If the “credible fear” process begins upon arrest by Border Patrol agents, instead of at a later interview before an asylum officer, the process will be much more efficient. If an asylum-trained senior patrol agent determines that the alien has not established a credible fear, an order of expedited removal can be issued, and the illegal border-crosser can be removed immediately. The illegal border-crosser does have appeal rights, but by regulation an immigration judge must hear the case within 10 days of the person asking for reconsideration. Again, because this is not a criminal proceeding, the burden of proof remains on the illegal border-crosser, not the U.S. government.
If no credible fear is established, the process would take no more than 10 days instead of the 2 to 5 years it now takes to deport an illegal border-crosser who claims asylum. This simple adjustment would end catch-and-release.
This is not a new suggestion; this is current law that is not being followed. The only nuance he is suggesting in order to ensure that the law is being followed would be to allow Border Patrol to act as asylum officers, which they can under law if they are trained because they are “immigration officers.” Otherwise, the law requires the DHS to deny asylum to those without an individualized fear of persecution, the law requires they be deported, and the law requires they be detained pending any appeals. The law was written to protect us against all of what is going on today.
Moreover, a number of asylum adjudicators at USCIS are part of a “deep state” for open borders that does not share the institutional concerns for American sovereignty of those who work for Border Patrol. As Jessica Vaughan of the Center for Immigration Studies explains, “Border Patrol agents are likely to have a very different view of the nature of this mass migration event; being on the front lines, seeing the smuggling, speaking to the migrants, knowing the intelligence on the criminal organizations behind this all gives them a more realistic view of what is happening and why. “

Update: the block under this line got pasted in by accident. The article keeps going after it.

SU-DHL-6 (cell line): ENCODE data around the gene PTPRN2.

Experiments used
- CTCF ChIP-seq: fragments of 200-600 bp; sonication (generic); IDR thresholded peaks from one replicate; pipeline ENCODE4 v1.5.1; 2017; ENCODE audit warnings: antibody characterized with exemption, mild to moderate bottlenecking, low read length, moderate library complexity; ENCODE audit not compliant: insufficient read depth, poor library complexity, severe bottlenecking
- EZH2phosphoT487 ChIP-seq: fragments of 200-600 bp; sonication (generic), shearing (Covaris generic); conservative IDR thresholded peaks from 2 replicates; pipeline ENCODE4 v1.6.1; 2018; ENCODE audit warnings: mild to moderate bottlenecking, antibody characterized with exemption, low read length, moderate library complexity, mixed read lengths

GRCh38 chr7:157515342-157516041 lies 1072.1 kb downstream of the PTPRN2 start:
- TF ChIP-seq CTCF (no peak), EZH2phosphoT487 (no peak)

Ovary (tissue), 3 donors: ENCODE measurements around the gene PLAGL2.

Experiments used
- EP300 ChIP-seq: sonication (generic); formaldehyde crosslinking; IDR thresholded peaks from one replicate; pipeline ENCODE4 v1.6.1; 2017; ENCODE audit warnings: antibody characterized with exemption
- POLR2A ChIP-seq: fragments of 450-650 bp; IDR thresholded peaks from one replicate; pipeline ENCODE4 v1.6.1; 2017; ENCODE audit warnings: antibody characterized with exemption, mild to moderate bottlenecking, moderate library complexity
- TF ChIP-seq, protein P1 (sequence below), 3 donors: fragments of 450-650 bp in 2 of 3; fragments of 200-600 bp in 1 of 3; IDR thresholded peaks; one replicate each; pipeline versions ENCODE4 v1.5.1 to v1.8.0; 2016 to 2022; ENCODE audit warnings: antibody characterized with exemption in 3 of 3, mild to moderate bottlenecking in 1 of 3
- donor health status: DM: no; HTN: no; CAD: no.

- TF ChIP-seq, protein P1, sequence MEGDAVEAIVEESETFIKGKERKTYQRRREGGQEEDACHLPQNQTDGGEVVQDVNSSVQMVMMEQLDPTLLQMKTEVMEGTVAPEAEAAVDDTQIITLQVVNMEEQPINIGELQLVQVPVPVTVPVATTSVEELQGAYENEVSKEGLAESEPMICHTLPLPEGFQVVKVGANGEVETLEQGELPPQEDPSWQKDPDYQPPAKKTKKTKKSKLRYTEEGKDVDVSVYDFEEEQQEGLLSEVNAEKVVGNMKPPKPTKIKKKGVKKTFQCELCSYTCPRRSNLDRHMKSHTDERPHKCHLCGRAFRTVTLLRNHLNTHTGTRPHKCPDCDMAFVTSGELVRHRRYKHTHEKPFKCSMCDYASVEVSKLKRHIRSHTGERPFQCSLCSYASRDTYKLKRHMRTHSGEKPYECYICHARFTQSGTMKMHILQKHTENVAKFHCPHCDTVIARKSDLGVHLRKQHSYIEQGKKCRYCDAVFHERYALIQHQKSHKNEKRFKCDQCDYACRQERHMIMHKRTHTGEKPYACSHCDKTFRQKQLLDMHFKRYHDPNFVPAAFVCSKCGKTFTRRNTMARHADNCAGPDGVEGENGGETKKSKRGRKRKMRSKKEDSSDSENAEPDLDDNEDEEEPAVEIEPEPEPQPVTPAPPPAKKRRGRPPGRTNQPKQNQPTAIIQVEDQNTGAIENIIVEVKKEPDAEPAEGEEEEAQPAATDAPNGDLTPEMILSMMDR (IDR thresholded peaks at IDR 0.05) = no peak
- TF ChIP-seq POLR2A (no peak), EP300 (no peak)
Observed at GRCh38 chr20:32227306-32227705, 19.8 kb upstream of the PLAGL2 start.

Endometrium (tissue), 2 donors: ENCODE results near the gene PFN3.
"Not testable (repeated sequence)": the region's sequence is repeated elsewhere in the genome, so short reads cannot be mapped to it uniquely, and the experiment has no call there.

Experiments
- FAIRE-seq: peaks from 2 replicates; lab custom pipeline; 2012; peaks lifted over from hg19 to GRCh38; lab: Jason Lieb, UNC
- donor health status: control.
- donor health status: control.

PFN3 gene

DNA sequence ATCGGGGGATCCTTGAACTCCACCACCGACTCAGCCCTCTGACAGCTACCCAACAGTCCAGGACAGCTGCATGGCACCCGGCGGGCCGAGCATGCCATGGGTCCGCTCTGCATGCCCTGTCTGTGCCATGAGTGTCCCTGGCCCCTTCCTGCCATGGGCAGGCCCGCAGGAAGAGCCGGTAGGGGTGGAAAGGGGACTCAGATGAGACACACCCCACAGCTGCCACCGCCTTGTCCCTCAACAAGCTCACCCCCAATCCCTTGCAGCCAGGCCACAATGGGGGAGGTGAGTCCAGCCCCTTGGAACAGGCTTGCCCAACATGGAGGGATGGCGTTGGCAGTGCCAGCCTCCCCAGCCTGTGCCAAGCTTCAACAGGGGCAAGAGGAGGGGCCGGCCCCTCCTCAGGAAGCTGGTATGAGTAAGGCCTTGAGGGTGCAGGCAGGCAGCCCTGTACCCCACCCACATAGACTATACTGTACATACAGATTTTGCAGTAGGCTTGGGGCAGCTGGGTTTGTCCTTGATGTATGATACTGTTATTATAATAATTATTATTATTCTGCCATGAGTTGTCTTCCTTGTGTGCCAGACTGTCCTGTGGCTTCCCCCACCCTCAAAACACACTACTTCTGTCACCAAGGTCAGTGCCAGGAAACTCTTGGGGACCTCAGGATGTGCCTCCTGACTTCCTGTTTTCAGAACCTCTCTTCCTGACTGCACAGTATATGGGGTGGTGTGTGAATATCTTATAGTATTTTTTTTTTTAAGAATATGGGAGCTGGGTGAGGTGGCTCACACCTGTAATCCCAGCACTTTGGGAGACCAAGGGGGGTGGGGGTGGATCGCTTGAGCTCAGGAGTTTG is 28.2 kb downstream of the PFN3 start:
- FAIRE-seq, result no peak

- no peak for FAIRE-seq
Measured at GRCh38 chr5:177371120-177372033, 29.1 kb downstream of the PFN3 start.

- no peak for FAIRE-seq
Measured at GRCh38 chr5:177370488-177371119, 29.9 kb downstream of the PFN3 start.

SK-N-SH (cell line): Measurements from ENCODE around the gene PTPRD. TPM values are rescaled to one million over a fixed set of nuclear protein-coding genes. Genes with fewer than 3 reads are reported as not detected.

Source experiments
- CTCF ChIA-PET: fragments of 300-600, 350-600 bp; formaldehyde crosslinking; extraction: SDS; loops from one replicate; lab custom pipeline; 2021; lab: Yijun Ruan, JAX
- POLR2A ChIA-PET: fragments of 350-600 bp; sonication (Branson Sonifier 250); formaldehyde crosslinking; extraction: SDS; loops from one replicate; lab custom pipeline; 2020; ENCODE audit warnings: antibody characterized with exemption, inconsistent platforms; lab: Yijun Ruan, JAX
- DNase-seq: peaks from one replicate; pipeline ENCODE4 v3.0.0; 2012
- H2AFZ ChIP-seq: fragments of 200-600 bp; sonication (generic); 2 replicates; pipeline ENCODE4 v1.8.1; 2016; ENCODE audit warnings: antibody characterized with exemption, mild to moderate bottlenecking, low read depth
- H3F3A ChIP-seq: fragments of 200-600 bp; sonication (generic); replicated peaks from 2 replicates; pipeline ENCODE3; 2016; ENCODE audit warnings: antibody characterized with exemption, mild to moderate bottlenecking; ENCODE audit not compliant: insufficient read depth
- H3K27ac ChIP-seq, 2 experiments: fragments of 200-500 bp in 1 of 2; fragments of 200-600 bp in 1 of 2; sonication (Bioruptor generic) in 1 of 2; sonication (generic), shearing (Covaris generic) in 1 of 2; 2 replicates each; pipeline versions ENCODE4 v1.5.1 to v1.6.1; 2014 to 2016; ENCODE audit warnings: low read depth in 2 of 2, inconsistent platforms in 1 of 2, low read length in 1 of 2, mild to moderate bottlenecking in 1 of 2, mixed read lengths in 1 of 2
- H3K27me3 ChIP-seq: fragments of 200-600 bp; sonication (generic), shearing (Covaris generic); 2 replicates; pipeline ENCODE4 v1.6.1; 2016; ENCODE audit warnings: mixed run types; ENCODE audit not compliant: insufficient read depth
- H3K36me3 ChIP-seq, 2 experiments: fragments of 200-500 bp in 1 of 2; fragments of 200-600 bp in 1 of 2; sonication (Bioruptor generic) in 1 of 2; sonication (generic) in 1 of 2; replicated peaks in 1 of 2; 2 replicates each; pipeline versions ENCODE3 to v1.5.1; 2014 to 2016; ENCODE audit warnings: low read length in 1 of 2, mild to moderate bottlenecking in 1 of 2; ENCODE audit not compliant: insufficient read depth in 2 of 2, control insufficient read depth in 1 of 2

USCIS officials, on the other hand, “fall for the rote fear claims of the migrants,” according to Vaughan. She believes that if Border Patrol agents conduct the initial screening, they could vet the migrants “before American activists can coach them on what to say to gain release.”
“This is especially important in light of reports from whistleblowers at USCIS who say that asylum officers have been instructed by resistant career supervisors to ignore efforts by the Trump administration to return to deciding these cases according to the letter and intent of the law. The USCIS resisters who reportedly have made it known to rank and file asylum offices that all claims must be approved will have no way to impose this seditious mandate on Border Patrol agents, who have a separate chain of command.”
A lot of this is a lack of political will to enforce the laws, not a lack of laws to create the political will. As Judd explained to me in a phone interview, “Unless we use all of the tools under existing authority, we will never solve the illegal immigration crisis. Congress has proven ineffective, and if we place our hopes in them, the border will never be secured.”
Daniel Horowitz is a senior editor of Conservative Review. Follow him on Twitter @RMConservative.